County councillors have come under pressure from developers who purchased land that could now be de-zoned, it has emerged.
Several landowners have made submissions to the new County Development Plan seeking compensation if land they had bought for residential development is de-zoned.
In some of the cases the land was used as collateral for loans from banks.
Under the new Development Act 2010 councillors must identify areas specifically targeted for housing development which was not the case in the 2006-2010 Development Plan.
When adopting the new County Development Plan next month, councillors will have to identify what land banks they want around the county for future housing developments. This will lead to lands being de-zoned when local area plans are made.
The council received submissions from landowners concerned about the impact of de-zoning on lands they own.
Concerns about the impact of de-zoning were raised at yesterday’s meeting of the council where councillors began adopting the new County Development Plan.
Councillors discussed zoning and the controversial issue of wind energy after the media were asked to leave the meeting for over an hour following a proposal from Cllr. Frank McBrearty Jnr.
County Manager Seamus Neely said there were no proposals before the council to de-zone lands.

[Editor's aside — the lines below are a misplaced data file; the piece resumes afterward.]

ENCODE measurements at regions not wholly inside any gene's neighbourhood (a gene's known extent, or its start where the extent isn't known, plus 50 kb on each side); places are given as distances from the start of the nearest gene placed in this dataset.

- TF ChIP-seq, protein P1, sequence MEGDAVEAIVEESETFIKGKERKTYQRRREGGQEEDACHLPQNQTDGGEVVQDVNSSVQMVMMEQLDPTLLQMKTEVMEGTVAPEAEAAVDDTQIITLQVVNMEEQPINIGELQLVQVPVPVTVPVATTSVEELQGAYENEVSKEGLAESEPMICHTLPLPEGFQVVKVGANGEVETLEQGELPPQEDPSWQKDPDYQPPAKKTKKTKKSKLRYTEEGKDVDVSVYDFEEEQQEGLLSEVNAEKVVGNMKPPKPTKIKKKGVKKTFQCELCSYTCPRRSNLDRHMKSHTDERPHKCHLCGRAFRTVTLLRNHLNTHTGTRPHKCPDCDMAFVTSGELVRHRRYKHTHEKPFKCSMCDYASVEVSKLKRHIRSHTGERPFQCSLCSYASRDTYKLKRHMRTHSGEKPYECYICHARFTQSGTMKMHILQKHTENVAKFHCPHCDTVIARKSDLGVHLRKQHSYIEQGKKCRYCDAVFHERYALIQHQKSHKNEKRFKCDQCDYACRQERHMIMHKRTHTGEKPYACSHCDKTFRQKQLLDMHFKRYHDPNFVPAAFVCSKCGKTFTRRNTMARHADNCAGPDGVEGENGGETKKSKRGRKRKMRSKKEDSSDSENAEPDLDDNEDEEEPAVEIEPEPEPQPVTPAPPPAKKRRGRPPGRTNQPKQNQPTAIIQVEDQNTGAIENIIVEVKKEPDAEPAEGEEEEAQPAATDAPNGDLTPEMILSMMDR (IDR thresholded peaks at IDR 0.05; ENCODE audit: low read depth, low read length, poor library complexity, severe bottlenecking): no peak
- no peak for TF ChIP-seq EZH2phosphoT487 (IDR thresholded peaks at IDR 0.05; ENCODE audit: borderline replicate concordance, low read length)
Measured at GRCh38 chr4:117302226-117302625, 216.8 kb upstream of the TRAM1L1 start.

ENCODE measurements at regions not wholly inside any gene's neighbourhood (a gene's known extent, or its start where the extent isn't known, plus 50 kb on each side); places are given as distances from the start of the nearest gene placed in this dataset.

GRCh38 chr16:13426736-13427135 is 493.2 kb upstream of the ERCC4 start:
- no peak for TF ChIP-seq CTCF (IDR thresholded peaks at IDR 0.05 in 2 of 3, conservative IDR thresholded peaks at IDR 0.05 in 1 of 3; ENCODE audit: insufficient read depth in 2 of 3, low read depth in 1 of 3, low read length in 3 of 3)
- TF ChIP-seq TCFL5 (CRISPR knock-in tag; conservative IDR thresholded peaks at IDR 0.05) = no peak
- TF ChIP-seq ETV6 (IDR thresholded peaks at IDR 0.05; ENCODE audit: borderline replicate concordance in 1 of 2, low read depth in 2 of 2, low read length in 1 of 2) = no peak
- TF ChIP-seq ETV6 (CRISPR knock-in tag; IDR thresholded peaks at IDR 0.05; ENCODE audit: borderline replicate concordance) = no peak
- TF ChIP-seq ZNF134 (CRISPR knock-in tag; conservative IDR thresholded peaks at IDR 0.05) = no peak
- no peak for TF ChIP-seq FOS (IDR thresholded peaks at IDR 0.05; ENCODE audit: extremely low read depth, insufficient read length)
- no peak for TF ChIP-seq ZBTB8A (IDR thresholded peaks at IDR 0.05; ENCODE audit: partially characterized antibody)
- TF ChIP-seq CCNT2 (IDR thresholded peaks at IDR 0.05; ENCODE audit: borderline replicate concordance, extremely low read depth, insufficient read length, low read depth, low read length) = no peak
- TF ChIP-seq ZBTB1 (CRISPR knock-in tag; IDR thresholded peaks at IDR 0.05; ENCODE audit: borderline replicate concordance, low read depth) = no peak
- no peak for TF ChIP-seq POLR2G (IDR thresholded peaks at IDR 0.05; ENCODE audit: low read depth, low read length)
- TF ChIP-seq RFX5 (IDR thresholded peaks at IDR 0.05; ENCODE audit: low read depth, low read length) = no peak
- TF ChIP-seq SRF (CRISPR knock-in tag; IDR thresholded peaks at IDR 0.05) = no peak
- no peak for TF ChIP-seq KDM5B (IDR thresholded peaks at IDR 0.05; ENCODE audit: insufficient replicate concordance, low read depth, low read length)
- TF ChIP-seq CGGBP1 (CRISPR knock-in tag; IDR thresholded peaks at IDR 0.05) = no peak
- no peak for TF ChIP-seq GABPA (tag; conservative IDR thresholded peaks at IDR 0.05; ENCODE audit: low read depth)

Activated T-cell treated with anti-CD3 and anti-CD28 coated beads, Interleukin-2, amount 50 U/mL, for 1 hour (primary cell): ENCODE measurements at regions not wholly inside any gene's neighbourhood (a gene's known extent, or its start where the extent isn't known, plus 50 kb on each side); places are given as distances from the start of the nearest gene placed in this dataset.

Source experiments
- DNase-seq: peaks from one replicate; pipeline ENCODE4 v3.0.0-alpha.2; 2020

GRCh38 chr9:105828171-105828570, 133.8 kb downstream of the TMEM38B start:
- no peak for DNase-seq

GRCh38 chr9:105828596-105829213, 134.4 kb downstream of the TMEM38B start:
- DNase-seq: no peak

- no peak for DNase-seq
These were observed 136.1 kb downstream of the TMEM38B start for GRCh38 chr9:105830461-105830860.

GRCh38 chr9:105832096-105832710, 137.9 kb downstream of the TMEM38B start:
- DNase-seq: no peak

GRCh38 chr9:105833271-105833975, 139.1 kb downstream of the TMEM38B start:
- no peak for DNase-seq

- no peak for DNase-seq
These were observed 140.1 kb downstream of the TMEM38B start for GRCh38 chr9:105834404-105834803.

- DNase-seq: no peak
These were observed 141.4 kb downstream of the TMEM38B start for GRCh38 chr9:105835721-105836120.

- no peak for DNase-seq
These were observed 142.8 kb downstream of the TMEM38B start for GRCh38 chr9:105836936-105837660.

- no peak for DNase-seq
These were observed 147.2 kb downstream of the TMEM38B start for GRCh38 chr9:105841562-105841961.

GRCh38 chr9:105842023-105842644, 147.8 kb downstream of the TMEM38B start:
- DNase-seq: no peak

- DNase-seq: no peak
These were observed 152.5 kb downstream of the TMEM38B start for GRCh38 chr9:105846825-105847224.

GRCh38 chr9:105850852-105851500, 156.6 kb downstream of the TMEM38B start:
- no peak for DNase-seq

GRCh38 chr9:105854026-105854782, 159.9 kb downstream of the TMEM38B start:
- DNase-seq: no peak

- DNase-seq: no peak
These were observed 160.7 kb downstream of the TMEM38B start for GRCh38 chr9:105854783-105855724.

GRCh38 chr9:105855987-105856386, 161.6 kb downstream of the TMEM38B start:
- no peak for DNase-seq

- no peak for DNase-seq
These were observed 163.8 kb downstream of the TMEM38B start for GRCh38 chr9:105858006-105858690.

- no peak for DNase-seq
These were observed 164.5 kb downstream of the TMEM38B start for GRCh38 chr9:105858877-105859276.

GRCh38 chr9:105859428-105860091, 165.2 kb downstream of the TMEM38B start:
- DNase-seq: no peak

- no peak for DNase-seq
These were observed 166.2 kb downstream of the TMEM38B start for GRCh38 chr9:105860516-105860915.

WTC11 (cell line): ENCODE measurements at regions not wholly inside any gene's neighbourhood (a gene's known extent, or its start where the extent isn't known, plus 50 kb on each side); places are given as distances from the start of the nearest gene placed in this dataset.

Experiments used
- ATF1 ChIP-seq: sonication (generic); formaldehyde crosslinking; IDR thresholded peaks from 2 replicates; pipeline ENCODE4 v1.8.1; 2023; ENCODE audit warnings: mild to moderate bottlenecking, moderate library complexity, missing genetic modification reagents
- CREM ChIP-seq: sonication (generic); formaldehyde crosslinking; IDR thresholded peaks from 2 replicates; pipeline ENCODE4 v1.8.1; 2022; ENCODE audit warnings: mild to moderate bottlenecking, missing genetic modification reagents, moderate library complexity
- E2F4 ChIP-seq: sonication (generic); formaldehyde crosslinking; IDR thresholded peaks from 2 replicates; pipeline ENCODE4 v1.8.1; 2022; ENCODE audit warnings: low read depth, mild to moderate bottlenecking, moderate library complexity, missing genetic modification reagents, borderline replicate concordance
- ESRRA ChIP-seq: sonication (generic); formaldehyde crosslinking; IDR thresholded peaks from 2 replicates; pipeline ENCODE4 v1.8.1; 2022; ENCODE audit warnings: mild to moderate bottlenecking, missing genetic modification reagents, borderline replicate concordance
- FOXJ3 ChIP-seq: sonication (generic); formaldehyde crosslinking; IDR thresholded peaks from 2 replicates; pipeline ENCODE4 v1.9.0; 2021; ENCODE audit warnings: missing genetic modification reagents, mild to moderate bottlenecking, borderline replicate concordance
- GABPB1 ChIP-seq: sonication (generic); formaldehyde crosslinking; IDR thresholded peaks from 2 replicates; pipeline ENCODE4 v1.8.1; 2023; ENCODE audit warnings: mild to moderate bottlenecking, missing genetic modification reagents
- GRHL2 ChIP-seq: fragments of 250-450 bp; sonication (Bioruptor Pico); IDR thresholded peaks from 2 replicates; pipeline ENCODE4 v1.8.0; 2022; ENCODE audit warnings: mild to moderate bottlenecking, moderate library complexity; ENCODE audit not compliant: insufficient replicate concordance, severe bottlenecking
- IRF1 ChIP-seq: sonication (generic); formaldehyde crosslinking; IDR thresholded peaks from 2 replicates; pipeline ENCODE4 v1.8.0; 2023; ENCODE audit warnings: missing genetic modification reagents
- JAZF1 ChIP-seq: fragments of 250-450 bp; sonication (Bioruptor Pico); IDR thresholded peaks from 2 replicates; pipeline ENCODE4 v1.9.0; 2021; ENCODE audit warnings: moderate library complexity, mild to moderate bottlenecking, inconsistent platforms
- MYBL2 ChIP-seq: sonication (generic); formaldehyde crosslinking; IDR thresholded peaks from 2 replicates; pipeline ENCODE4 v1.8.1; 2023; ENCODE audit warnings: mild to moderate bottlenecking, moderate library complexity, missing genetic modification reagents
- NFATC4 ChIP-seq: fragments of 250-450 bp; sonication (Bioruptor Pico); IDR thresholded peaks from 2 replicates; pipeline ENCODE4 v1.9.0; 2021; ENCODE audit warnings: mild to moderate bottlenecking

“The plan, however, does incorporate the principles when de-zoning is to be considered in the making of each local area plan. There are multiple other uses in the zoning of land - not just housing,” he said.
Concerns also emerged about how the new plan will affect housing development in rural parts of the county. Under the County Development Plan, areas of Donegal have been categorised as Areas Under Strong Urban Influence, Structurally Weak Rural Areas and Stronger Rural Areas.
The structurally weak areas stretch down the west coast and includes most of the south west of the county from Killybegs round to Dungloe while the north east contains most of the areas that are designated under strong urban influence. Much of the centre of the county has been desginated as stronger rural areas.
Sinn Féin Councillor Marie Therese Gallagher said she had deep concerns for the rural population in west Donegal if the core strategy for tier towns in the plan were adopted.
“Apart from Dungloe the whole west is not catered for as areas for development. I’m fearful the approach to strengthen key towns like Letterkenny will stagnate the remainder of towns in the county,” she said.
Councillors also expressed concern about restrictions on so-called ribbon development and the ability of indigenous people to build houses in rural areas.
The County Manager said 35 per cent of the housing need in the plan has been allocated for rural areas.